Wholebunches: switched primers years ago while shooting highpower,, from WW,, to Rem 7 1/2's. Maybe that is the problem.
The new LC brass specs out okay on length, & dimensions, head space.
Using H4895, RL15, and Varget for more years than I can remember with no problems until now.. Maybe the 7 1/2's are allowing gas to escape around them.
7 1/2's are suppose to be OK for .223 from what I have read. Please check the primer box you've been loading from to make sure not marked 6 1/2.
Checked, they are 7 1/2 benchrest
Do you have any of the fired brass?
What does the brass and the primers look like?
Looks like your have some serious leaking around the primer.
Been looking at the primer ends with a 16x loupe, can't really detect and gas blow by, but it has to be happening. Can't tell with the suppressed fired brass as it smokes them up pretty good.
Primers are nice and round with no flattening.. Maybe need to up the charges.
Will be running some tests in the next week or so with the loads been using and some new loads, primers, brass, etc. and take a good microsopic look at everything.
Thanks for all the ideas and suggestions.
Easy way to test, put a bit of scotch tape over the head of the case, and fire.
I bet it gets blown ragged around the primer annulus.
Post a photo of your spend cases, both with a spent primer intact, then a spent primer knocked out to show us the primer pocket (angle view so I can see the chaffer edge and the bottom of the pocket wall as well).
As stated, it could be either the pockets where swagged too large, or when the edge of the primer pocket was chaffer'd to break the edge, it was too deep, without leaving enough primer pocket side wall depth remaining.
Also on the powder, the slower the burn the more blow by you are going to get until the primer fire swells to seal off against the pocket side walls. With heaver bullets, you are going to have to use a slower burning powder to get the heaver round up to speed, but going to too slow of a powder will cause the blow by until primer fire form seal as well.
After lots of testing,, emails, and calls here's the problem.. Some years ago Remington made some small rifle primers (at least 7 1/2 benchrest) that were basically defective. According to them they were last produced in 94, and called bipod primers. These apparently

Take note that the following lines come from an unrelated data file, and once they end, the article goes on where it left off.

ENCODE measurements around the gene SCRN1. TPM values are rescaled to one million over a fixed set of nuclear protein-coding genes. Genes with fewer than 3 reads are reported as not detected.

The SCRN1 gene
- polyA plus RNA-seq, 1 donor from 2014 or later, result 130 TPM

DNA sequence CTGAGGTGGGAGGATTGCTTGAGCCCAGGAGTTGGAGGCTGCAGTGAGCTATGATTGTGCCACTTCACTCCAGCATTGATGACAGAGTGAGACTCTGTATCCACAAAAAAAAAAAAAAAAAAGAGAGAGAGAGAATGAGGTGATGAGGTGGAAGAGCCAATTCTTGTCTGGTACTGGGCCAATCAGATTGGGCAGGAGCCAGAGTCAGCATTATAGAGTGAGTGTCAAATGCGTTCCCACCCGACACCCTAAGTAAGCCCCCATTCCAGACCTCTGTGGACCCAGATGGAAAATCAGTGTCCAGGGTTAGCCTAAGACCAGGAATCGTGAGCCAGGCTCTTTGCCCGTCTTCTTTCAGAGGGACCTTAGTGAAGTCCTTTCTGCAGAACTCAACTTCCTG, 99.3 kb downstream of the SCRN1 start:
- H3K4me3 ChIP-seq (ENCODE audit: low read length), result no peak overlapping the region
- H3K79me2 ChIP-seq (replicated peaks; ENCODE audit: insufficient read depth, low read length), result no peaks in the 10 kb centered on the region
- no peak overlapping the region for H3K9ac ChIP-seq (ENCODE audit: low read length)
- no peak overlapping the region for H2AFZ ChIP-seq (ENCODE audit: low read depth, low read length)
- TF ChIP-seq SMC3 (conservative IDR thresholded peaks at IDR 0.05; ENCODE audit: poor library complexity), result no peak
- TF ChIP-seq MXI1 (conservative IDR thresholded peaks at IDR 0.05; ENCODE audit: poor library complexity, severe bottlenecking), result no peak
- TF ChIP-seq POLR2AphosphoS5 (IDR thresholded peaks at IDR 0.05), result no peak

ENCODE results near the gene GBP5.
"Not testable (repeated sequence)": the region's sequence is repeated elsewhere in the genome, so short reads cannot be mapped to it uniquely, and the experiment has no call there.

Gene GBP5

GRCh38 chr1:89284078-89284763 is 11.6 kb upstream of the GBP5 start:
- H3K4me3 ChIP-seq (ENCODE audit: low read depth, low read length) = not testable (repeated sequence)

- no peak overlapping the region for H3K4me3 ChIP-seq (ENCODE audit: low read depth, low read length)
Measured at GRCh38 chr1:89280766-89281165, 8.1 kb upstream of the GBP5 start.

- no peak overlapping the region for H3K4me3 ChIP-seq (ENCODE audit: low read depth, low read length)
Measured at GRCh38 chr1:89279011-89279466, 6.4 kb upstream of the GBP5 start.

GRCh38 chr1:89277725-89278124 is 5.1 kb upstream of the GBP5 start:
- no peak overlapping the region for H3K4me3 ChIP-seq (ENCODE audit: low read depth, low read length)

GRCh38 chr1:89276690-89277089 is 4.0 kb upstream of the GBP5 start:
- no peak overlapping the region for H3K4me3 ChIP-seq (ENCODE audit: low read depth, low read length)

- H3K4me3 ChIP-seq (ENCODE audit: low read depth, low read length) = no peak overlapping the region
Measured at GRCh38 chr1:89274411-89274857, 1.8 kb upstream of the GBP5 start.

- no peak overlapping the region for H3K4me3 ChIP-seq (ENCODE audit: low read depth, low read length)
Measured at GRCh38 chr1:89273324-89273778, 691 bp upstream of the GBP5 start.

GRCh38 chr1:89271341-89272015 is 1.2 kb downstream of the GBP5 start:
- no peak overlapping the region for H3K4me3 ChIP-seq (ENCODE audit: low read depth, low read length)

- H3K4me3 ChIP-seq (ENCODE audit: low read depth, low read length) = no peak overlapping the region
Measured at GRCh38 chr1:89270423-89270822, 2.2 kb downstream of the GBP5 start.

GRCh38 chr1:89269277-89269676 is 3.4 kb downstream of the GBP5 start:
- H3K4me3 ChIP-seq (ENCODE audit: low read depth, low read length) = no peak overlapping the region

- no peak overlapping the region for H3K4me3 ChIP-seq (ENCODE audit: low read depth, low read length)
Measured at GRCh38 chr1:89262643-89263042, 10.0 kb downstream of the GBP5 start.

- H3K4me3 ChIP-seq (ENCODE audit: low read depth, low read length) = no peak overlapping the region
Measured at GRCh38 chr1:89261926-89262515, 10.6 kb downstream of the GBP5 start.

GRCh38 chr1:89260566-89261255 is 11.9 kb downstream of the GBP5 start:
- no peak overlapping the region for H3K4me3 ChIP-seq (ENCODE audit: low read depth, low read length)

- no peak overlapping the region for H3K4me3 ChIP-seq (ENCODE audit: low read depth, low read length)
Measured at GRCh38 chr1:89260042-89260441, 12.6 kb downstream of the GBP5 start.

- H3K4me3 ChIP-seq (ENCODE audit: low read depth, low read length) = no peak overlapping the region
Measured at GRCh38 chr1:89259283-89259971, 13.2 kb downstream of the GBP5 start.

would leak around the primer, not sealing, allowing gas to cut the bolt face as mine did. This is the info I got from them. I bought 1k (or more) of these a few years ago during the hard to find primer crap years and loaded up my service rifle loads with them which I shoot from time to time at the range. I don't shoot service rifle anymore.
Thanks to all for you ideas and help.
In the pic below the 2 on the left are the newer tripod style,, 2 in the middle fired bipod,,, 2 on the right unfired bipods.
That's some good info .Thanks for posting.
I had some problems piercing primers in a .223 A.I. bolt gun.I kept reducing powder chare until the problem went away but then I was back to a very mild load for a standard .223 .I finally figured out that the primers were to blame.They were Rem 6 1/2 's.I switched to the Rem 7 1/2 and the problem went away.
I went through this exercise in 44mag and 30-06 cartridges. I initially thought it was loose primers and blowby etching my bolt faces (or recoil plate in the case of the revolver, which cannot be repaired). It happened when I switched to a new lot of Winchester primers, all of which were defective when fired from RP brass which has less support (more of a beveled edge) at the entrance to the primer pocket. The net result was primer piercing at the shoulder, which was *very* hard to detect, as you had to hold them up to a light to see a microscopic pinhole in the rounded shoulder region at the edge of the primer.
I no longer use RP brass in 44mag, and I'll never use a Winchester primer again. My bolt/recoil-plate faces thanked me for it. Olin (subsidiary of Winchester) acted like they were interested in the safety of their customers and customer's firearms, asked for samples, which I sent, and they never got back to me.
Switched to CCI for all my guns. Using CCI450 for 223 specifically. After 500 rounds through the AR15, my bolt face is still smooth.
Also at the risk of thread drift, is there a primer less susceptible to slamfires besides the CCI450? The partial strike on the primer when the bolt closes is disturbing to say the least. I know some people use the CCI4X (military) primers, but they're cost prohibitive imho.